Build a pole barn.  I am looking at a 36 wide X 40 long barn or maybe a 40 X 40 barn.

Fence off some land for cattle, sheep and or goats.

Expand chicken flock to around 40 hens.

Buy some Pearl Guineas.  French guineas are already being sold, but I want Pearl Guineas which are supposed to be available in May.

Drill a shallow well for the livestock.  The well will be located somewhere near the pole barn.

Get the Toyota Tacoma on the road.

Build some more raised bed gardens for my wife.  She likes the raised bed type of gardening.

Relocate a deer feeder and deer stand.

Build a hog pen somewhere around the pole barn.  I would really like to get a couple of pigs.


Thoughts on ebola

As Bane said in Dark Knight Rises, “Now is not the time for fear, that comes later.”

There have been two cases in Texas and as of this posting there have been reports of possible cases at LAX and Boston. Unless you have face-to-face contact with someone with ebola, chances are you have nothing to worry about.

The problem is we as a nation have forgot what it is like to have an infectious agent in our mist. Small pox, measles, mumps and polio are a thing of the past. For the most part diseases like ebola a problem for the rest of the world, but not anymore. Ebola is here and now, and we have to deal with it.

Time will tell if ebola can get a foothold in the United States. Due to our healthcare protocols the cards are stacked against ebola. The United States with localized health departments and the CDC are an uphill battle for the disease. South and central America is another story. Worse case situation, ebola gets a foothold in Central America, mutates, becomes airborne and moves across the border into one of the border states.

We need to pay attention to the current situation, but let’s not panic. I see no reason to buy 10,000 n-95 facemask or 1,000 gallons of bleach.

If ebola does get a foothold there will be plenty of time to panic, but now is not the time.

Monkey Meat and the Ebola Outbreak

On June 26, 2014 Vice posted a video on youtube about the Ebola outbreak in Africa. Little did we know the outbreak was going to get much worse. It is kinda scary that in just six or so weeks the Ebola outbreak went from barley making the news to getting worldwide attention.

There are a several important points in this video:

1. As the population of Africa expands into jungle, the indigenous people will be exposed to viral infections never seen before.

2. We share around 99% of our DNA with primates. When humans keep primates as pets and eat meat from primates, there is an increased risk of exposure.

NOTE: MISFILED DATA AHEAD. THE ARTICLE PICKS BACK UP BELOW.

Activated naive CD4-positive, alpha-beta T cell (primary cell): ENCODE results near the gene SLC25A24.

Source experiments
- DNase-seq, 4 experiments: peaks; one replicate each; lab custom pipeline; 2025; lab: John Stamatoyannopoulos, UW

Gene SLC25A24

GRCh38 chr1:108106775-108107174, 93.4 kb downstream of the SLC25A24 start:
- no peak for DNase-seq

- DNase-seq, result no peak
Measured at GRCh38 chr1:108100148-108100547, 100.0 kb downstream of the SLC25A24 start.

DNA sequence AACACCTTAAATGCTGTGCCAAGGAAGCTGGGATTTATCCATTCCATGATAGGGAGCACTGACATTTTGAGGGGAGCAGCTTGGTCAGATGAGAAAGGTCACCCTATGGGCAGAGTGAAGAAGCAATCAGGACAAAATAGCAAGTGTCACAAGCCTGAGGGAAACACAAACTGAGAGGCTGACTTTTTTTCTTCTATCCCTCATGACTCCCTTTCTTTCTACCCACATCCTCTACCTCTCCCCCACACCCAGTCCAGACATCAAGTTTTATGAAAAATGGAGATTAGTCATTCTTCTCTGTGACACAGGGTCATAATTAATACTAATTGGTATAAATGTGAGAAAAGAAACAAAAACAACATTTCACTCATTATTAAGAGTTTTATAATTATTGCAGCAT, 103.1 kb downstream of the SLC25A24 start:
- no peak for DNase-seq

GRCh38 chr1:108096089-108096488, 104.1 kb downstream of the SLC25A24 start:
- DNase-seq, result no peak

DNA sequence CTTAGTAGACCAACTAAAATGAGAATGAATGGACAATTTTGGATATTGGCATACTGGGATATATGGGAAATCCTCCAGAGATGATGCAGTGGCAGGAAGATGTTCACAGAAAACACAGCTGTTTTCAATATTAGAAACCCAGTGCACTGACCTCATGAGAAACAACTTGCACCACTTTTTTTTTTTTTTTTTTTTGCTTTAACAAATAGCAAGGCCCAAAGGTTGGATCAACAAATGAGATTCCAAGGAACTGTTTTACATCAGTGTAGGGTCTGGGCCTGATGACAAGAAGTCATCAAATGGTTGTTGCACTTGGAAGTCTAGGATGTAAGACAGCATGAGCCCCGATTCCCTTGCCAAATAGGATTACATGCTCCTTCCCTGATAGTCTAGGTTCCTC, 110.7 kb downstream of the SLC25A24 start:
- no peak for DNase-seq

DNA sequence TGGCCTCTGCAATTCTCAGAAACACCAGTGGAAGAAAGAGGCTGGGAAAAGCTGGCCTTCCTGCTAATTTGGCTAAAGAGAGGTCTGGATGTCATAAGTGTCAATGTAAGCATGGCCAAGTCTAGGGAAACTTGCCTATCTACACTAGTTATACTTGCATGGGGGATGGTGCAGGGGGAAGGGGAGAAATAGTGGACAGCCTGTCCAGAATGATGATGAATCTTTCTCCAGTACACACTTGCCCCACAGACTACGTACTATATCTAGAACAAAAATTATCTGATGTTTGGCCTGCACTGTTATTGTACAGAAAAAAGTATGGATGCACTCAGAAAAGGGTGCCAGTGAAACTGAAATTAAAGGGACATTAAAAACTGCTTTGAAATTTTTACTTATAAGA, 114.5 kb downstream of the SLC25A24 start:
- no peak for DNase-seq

3. With modern transportation Ebola and other diseases are just a plane ride away from the rest of the world.

Random thoughts on prepping for shtf

One of the big questions in the prepping / survivalist community is when did you start prepping? My great grandparents lived on a small farm, my dad was raised on this same small farm, my mom was raised in a rural area and had chickens and a garden.

I was exposed to gardening, farming and raising your own food from the time I was born.

Prepping covers such a wide range of topics. Ask ten people what is means to be a prepper or survivalist, and you will probably get ten different answers. Ask a hundred people the same question, and you will probably get a hundred different answers.

Some preppers stockpile canned food, some stockpile #10 cans of freeze dried food, some stockpile superpails of dried food.

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December 2013 update from the farm

After looking through my youtube video I realized I have not uploaded a video in a couple of months.  The last video I uploaded was on September 15, 2013, which makes 3 months.  In all honesty I had not realized it had been so long.

So what has been going on?

Added some lean-tos on the shed to park the tiller and lawnmower under.

Got a deer feeder setup about 100 years behind the house.

Added some pvc pipe to the deer feeder legs to prevent coons from climbing the legs.  Raccoons have been climbing the legs and turning the spinner, which dumps a lot of corn on the ground.  the corn is not for coons, it is for deer and hogs.

After watching the video I was embarrassed at how much weight I have put on over the past few years.

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Buying land for a bug out location

In the forum there is a thread about what makes a good bug out location.

For the sake of discussion let’s say you want to buy a piece of land for a small farm that could double as a bug out location.

This would be a weekend getaway for you and your family.  A place off the beaten path where you and your family can go to relax.  And also a place where you and your family can stockpile survival gear for a long term SHTF situation.